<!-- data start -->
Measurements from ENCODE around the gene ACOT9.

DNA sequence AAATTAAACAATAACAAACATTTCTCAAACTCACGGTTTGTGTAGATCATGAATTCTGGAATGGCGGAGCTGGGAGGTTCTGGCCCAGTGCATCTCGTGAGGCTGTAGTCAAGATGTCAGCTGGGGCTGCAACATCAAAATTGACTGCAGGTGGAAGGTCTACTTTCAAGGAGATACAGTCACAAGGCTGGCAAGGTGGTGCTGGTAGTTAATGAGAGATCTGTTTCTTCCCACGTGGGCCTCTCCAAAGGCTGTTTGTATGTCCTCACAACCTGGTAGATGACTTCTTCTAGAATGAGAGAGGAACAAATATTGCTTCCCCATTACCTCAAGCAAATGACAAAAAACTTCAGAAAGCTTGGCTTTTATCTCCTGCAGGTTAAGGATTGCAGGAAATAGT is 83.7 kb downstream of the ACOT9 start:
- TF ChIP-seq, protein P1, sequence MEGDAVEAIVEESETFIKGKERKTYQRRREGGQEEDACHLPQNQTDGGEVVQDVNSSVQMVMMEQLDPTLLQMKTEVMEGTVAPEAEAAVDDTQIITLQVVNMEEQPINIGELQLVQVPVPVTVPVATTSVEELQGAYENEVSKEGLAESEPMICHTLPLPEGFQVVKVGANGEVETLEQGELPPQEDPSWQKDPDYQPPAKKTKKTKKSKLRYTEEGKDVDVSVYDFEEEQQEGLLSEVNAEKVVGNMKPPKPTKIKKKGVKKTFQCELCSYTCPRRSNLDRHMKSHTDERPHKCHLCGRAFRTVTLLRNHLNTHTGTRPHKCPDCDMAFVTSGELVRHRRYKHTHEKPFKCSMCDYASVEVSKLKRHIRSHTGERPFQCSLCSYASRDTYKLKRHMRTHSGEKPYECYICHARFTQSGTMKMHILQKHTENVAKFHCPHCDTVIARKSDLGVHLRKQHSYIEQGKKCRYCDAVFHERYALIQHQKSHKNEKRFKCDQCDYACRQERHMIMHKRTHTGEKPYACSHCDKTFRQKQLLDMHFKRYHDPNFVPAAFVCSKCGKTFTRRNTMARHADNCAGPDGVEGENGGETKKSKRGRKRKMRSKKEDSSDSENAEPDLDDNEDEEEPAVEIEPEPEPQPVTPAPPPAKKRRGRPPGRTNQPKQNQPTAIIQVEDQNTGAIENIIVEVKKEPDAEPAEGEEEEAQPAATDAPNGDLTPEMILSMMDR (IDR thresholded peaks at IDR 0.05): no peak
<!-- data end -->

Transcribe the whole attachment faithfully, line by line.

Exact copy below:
Measurements from ENCODE around the gene ACOT9.

DNA sequence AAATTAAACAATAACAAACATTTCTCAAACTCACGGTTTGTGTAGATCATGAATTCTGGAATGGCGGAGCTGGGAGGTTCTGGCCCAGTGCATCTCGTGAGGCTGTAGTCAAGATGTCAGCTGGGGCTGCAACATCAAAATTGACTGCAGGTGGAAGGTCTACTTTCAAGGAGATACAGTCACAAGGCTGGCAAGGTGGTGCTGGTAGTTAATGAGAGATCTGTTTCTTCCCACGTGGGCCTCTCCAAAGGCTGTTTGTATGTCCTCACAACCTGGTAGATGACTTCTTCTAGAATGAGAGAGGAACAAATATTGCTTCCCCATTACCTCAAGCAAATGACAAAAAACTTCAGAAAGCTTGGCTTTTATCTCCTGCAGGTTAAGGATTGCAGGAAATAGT is 83.7 kb downstream of the ACOT9 start:
- TF ChIP-seq, protein P1, sequence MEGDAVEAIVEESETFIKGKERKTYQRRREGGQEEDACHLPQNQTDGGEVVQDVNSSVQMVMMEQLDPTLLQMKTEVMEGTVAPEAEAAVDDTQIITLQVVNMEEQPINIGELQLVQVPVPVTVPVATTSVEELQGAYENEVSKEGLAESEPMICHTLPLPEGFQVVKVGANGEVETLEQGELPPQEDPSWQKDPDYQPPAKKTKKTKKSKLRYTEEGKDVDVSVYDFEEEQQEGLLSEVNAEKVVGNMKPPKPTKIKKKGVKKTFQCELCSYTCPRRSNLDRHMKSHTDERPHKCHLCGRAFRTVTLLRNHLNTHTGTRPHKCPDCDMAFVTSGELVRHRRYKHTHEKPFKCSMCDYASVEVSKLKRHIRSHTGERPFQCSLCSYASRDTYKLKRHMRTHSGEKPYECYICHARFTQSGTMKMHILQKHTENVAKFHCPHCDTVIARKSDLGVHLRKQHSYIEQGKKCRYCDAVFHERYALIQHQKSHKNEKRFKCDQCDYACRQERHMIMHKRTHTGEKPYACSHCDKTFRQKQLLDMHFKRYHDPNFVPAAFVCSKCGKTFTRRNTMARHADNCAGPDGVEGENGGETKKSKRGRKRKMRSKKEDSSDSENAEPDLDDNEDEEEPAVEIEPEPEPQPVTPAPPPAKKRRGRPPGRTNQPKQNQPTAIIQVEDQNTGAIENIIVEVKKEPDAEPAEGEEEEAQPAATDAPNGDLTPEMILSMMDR (IDR thresholded peaks at IDR 0.05): no peak